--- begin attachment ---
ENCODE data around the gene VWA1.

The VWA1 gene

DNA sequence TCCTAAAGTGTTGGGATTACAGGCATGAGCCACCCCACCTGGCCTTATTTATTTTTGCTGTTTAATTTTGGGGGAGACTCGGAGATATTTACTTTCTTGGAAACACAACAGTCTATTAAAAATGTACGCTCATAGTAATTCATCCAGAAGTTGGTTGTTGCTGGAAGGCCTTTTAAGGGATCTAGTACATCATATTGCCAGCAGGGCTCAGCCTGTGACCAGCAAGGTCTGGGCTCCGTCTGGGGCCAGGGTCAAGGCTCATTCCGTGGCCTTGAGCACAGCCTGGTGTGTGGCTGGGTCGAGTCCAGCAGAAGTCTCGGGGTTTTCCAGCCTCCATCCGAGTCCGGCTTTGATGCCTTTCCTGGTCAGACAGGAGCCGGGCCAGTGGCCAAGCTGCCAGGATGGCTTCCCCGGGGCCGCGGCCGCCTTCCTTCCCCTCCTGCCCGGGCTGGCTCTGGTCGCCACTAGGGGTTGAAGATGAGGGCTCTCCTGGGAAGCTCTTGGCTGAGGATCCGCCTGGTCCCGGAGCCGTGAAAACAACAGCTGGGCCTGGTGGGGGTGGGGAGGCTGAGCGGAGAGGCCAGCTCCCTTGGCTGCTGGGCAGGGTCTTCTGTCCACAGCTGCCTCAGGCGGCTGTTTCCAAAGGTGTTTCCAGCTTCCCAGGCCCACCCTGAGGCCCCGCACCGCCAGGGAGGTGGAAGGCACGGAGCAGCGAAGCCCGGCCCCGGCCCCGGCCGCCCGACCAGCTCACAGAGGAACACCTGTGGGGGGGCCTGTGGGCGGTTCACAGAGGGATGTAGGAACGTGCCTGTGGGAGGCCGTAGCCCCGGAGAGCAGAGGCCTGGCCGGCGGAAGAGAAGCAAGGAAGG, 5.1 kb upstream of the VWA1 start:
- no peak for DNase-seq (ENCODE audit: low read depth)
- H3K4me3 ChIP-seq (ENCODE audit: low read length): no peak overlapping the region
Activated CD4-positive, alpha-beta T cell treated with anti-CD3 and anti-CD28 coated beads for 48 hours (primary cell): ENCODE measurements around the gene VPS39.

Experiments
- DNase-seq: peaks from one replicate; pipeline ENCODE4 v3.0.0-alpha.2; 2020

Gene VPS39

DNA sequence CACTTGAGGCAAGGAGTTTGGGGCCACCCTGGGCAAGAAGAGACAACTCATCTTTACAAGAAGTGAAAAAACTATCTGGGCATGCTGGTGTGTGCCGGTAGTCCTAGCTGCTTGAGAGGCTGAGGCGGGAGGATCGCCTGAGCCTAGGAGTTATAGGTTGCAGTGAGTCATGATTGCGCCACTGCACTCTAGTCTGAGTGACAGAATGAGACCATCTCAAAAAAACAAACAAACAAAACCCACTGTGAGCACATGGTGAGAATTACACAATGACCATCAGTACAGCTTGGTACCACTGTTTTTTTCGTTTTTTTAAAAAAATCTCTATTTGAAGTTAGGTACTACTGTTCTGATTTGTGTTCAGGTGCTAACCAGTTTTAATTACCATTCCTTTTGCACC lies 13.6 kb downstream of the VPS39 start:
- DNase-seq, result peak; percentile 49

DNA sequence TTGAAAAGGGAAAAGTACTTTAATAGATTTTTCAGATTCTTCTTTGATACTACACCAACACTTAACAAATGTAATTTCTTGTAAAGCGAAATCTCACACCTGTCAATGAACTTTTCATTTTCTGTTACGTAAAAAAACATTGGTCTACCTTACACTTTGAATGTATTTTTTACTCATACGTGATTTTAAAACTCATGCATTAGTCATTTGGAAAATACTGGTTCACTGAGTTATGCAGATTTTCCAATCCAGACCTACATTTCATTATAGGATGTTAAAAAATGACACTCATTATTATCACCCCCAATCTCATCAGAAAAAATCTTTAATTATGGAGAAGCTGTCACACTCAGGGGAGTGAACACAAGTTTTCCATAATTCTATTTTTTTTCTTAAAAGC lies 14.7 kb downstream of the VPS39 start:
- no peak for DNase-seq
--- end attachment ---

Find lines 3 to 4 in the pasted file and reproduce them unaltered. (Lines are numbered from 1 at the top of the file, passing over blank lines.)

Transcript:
DNA sequence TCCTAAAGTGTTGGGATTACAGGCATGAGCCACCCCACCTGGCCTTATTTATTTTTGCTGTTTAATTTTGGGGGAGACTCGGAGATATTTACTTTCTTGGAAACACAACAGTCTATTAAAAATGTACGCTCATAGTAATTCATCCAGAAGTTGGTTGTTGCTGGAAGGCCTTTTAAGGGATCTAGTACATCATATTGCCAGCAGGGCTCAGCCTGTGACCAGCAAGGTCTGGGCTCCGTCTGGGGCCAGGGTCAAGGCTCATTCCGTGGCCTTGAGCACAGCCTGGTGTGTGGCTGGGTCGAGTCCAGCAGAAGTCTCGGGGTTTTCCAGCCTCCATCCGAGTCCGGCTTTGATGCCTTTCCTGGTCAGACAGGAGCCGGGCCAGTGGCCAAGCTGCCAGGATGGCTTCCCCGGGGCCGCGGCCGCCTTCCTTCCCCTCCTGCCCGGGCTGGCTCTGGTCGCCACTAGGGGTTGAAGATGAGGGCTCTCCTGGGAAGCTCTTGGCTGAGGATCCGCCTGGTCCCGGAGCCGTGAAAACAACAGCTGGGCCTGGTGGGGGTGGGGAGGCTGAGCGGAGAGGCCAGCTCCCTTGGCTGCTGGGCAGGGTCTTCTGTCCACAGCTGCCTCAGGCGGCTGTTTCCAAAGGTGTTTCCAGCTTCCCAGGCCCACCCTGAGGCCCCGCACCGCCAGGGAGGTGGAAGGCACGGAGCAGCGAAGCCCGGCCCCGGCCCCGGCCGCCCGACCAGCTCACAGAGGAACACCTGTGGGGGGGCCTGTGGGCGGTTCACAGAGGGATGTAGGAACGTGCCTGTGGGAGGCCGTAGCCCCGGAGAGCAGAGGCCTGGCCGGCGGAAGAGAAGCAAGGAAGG, 5.1 kb upstream of the VWA1 start:
- no peak for DNase-seq (ENCODE audit: low read depth)